I was born and grew up in North London in a thriving artistic household. My father was a painter who was the son of the marine artist Norman Wilkinson. He met and married my mother, a fellow art student from the Byam Shaw Art School, where he taught for many years. My other grandfather Hugh Pawle was a successful stained glass artist with a busy studio in Circus Road in St John's Wood. Both my grandmothers and many other relations were also artists, including St Ives painter Margaret Mellis and the potter, Anne Stokes: this proved a fertile environment for a unique, if slightly overloaded, visual upbringing.

Following an early career as a professional soldier then in business I eventually succumbed to what the family call 'art disease' and graduated from Central St Martin's College of Art in 2005 to embark on my own career as an artist. I am passionately interested in landscape and the figure and they are starting points for much of my drawing, sculpture and painting; but whilst providing the point of departure, they are not always the destination.

I have refined my own interests by combining desire for authenticity with belief in the unique nature of visual art as a means of communicating and investigating the sensual, intellectual, emotional and spiritual struggle with which we are engaged. My desire is to frame this optimistic expectation within the context of contemporary practice while remaining wary of narcissistic and self obsessive elements of some post modern and conceptual orthodoxy.

In much the same way as abstract art was the point of liberation from the task of representation brought about by photography, the omnipresence of digital media and images has created a thirst for authenticity and physicality in visual art. The infinite and parallel universes of digital existence pose special questions for the artist about our notions of appearance and reality. This question of appearance, and our attachment of credibility to it in spite of learnt experience, is at the core of our obsession with illusion and disillusion. I seek to achieve a synthesis of the dialectical relationship between what is seen and what is hidden.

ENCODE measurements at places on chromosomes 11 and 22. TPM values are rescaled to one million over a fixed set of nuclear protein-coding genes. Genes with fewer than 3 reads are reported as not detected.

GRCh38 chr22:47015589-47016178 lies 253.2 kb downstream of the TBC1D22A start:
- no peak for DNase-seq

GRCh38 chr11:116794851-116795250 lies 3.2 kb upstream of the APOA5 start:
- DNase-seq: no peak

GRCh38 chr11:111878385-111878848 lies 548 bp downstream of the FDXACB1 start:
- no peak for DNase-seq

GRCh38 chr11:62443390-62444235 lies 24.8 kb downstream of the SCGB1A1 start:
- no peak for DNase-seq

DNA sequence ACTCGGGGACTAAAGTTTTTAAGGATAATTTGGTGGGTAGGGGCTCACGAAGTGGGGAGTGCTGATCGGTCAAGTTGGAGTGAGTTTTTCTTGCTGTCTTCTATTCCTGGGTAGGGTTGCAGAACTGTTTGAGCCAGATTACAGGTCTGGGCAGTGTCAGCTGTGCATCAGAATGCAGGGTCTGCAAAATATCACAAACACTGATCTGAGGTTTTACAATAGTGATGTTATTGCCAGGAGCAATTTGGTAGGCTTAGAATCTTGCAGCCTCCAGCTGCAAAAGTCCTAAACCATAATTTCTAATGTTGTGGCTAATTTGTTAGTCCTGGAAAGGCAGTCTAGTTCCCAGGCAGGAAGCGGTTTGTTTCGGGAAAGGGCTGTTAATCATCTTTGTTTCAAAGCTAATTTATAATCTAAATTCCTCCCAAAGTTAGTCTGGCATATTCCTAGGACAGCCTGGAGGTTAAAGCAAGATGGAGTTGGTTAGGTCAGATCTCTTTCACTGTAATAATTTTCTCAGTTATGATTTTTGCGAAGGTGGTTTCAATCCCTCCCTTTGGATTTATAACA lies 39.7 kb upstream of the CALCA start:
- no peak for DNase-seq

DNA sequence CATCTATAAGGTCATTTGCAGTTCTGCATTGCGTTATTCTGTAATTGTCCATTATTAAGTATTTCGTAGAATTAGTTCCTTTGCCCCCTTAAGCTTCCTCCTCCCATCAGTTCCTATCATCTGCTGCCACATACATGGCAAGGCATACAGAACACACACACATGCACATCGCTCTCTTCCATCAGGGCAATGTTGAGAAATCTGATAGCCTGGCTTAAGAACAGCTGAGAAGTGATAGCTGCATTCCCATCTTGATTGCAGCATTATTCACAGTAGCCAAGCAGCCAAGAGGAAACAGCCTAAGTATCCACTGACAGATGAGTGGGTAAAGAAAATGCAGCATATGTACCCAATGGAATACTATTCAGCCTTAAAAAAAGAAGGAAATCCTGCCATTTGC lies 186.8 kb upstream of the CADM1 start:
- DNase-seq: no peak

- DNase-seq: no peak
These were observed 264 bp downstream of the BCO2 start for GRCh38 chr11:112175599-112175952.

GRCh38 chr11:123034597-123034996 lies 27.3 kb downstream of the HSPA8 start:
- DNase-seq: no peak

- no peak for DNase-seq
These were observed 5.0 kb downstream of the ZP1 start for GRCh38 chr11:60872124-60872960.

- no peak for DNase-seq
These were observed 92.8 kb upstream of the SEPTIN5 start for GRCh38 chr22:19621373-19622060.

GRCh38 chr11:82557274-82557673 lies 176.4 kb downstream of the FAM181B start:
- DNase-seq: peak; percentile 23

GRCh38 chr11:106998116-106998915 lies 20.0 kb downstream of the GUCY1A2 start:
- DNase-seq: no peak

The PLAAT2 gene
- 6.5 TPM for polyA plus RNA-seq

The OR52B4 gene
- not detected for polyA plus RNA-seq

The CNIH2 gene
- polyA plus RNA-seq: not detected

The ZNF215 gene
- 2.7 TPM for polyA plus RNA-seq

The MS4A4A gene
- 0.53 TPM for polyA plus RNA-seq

Our desire for appearance to be reality and indeed our preference for it is constantly subject to attack and revision in the light of what we perceive as rational experience, pointing to a deeper yearning for a higher and better state of being. The pencil, brush and chisel are for me the essential tools for creating work which is humble in aspiration, human in execution and invites a physical engagement with the real object. Whilst my work includes drawing, painting and sculpture, my concerns are with space, texture and volume, and exploration of landscape not as concept or cliché but as desire.

I often create paintings and sculpture in sets of two or more to pose different questions about the same idea. Sometimes they place the viewer as intermediary but sometimes not; either way the viewer participates in and helps make the work. I draw from across all streams of Western culture as well as the Islamic world where I have spent a lot of time. I love the integrity of Western art and am proud of its achievement. I am grateful it is a tradition of which I form a part.